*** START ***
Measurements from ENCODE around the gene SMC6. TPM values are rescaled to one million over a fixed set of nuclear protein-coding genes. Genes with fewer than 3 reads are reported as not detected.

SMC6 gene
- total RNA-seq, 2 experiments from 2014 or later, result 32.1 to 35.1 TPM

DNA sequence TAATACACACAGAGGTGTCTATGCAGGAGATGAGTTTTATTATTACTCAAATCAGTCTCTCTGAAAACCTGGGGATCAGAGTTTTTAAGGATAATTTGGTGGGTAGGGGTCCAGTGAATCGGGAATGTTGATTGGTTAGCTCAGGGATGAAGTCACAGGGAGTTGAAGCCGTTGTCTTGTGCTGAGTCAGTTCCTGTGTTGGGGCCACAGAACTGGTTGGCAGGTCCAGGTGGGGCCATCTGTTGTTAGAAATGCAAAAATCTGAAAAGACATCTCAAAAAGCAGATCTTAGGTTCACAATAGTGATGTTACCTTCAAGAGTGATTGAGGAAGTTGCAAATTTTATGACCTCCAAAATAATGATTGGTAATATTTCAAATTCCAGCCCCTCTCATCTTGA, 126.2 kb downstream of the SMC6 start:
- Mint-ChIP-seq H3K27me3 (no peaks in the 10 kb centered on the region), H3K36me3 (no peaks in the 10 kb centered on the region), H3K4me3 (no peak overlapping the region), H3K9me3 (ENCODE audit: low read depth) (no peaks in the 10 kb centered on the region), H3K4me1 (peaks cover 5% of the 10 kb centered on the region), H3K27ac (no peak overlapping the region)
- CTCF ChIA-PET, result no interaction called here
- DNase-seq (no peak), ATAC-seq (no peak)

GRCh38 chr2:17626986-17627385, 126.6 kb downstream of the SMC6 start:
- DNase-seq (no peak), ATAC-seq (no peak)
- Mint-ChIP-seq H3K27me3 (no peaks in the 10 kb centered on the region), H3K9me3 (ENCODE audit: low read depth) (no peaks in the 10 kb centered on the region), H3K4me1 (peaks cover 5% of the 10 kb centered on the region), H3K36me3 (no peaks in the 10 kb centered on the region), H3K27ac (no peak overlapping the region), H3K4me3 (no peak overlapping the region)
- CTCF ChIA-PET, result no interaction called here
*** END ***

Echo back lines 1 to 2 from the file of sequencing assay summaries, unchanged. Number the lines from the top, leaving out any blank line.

Measurements from ENCODE around the gene SMC6. TPM values are rescaled to one million over a fixed set of nuclear protein-coding genes. Genes with fewer than 3 reads are reported as not detected.

SMC6 gene